Merkel said she intends to make clear in her address to the General Assembly later Tuesday that an Iranian nuclear bomb would have devastating consequences not only for Israel and the whole of the Middle East, but for Europe and the rest of the world.
"The world should not have to prove to Iran that it is building a (nuclear) bomb, but Iran must convince the world that it doesn't want to build a nuclear bomb," she told reporters in New York.
Iran was not without allies. Nicaragua's leftist President Daniel Ortega angrily chastised the U.S. for seeking to stop other countries from enriching uranium, which is allowed under the Nonproliferation Treaty.
Ortega said the United States, as "the only country in the world to have dropped nuclear bombs on innocent people," had no right to question the right of Iran and North Korea to pursue nuclear technology for "peaceful purposes."
"And even if they want nuclear power for purposes that are not peaceful, with what right does (the U.S.) question it?" he told the world leaders.
Earlier in the assembly's opening session, U.N. Secretary-General Ban Ki-moon pledged to push for lasting peace in the Middle East and an end to the conflict in Sudan's Darfur region in the coming year, calling it one of the most challenging in the U.N.'s history.
Bush spoke next and announced new sanctions against Myanmar's military dictatorship, accusing it of imposing "a 19-year reign of fear" that denies basic freedoms of speech, assembly and worship. But Bush barely mentioned Iran, a nation the United States accuses of pursuing nuclear weapons and helping insurgents who are killing U.S. troops in Iraq.
Amadinejad, whose speech at Columbia University on Monday provoked widespread protests, was in the General Assembly chamber for Bush's speech. A U.N. diplomat in the chamber said the Iranian president listened to the secretary-general but pulled out his earpiece before Bush started to speak.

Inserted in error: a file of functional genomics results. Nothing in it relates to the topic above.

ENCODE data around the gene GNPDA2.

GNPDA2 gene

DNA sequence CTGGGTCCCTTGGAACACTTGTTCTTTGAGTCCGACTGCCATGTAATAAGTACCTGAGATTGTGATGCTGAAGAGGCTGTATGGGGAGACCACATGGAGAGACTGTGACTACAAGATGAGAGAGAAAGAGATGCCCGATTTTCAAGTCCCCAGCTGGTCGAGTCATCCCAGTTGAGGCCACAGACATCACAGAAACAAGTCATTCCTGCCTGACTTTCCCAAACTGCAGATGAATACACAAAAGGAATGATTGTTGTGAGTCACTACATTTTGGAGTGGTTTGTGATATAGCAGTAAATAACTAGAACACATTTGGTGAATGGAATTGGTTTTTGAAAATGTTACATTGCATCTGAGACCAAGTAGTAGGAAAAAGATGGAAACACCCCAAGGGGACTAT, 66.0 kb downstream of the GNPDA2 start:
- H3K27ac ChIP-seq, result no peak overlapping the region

Asked about the protests and tough questions he faced at Columbia, Ahmadinejad told a press conference late Tuesday that he didn't find it to be difficult.
"In my opinion, it wasn't hard," he said. "I speak of my opinions and say what I need to say and others speak of theirs. After all, we are patient enough to listen to what even groups that are hostile to us say. Even if it's intentional or based on misinformation, or even when it's filled with claims and allegations and even insults."
In his General Assembly speech, the Iranian leader lashed out at "certain powers" — an apparent reference to the United States and Israel — that violate human rights by setting up secret prisons, abducting people, holding trials and enacting secret punishments without any regard to due process, tapping phone conversations and intercepting people's private mail.
"They use various pretexts to occupy sovereign states and cause insecurity and division, and then use the prevailing situation as an excuse to continue their occupation," the Iranian president said.
He then described how the Palestinian and Iraqi peoples have suffered under occupying forces. Referring to the U.S. government's policy on Iraq, he said: "They even oppose the constitution, National Assembly and the government established by the vote of the people, while they do not even have the courage to declare their defeat and exit Iraq."
"In their view, human rights are tantamount to profits for their companies and friends. The rights and dignity of American people are also being sacrificed for the selfish desires of those holding power," he told the assembly.
Former Israeli Prime Minister Benjamin Netanyahu told Fox News that Ahmadinejad should not have been invited to address the General Assembly.
"Ahmadinejad is expanding a fanatic doctrine of genocide. He is developing nuclear weapons to achieve it. He is denying the Holocaust. Imagine someone who denied that slavery existed and they want to knock an African nation off the map. You would not invite them," he said.